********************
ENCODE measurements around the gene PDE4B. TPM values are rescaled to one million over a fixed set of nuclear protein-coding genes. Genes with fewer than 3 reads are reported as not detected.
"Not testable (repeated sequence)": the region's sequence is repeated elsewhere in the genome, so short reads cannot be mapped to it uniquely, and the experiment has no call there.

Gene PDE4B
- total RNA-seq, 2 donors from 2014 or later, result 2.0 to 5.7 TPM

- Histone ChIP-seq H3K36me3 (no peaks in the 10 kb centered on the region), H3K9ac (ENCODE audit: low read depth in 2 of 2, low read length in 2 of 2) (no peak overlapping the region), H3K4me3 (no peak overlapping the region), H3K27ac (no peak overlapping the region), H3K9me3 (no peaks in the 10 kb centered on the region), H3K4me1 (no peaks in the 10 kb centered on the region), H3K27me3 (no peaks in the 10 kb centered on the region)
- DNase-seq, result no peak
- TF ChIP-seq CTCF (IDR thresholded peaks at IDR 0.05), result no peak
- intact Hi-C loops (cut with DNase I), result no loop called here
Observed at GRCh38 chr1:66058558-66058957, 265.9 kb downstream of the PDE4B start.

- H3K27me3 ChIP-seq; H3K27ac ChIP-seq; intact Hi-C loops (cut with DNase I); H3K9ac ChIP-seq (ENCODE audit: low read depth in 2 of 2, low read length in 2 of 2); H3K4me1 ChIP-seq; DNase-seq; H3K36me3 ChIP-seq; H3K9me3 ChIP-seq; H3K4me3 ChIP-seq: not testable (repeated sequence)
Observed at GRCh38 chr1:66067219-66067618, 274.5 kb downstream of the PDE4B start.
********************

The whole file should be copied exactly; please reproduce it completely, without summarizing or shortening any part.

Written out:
ENCODE measurements around the gene PDE4B. TPM values are rescaled to one million over a fixed set of nuclear protein-coding genes. Genes with fewer than 3 reads are reported as not detected.
"Not testable (repeated sequence)": the region's sequence is repeated elsewhere in the genome, so short reads cannot be mapped to it uniquely, and the experiment has no call there.

Gene PDE4B
- total RNA-seq, 2 donors from 2014 or later, result 2.0 to 5.7 TPM

- Histone ChIP-seq H3K36me3 (no peaks in the 10 kb centered on the region), H3K9ac (ENCODE audit: low read depth in 2 of 2, low read length in 2 of 2) (no peak overlapping the region), H3K4me3 (no peak overlapping the region), H3K27ac (no peak overlapping the region), H3K9me3 (no peaks in the 10 kb centered on the region), H3K4me1 (no peaks in the 10 kb centered on the region), H3K27me3 (no peaks in the 10 kb centered on the region)
- DNase-seq, result no peak
- TF ChIP-seq CTCF (IDR thresholded peaks at IDR 0.05), result no peak
- intact Hi-C loops (cut with DNase I), result no loop called here
Observed at GRCh38 chr1:66058558-66058957, 265.9 kb downstream of the PDE4B start.

- H3K27me3 ChIP-seq; H3K27ac ChIP-seq; intact Hi-C loops (cut with DNase I); H3K9ac ChIP-seq (ENCODE audit: low read depth in 2 of 2, low read length in 2 of 2); H3K4me1 ChIP-seq; DNase-seq; H3K36me3 ChIP-seq; H3K9me3 ChIP-seq; H3K4me3 ChIP-seq: not testable (repeated sequence)
Observed at GRCh38 chr1:66067219-66067618, 274.5 kb downstream of the PDE4B start.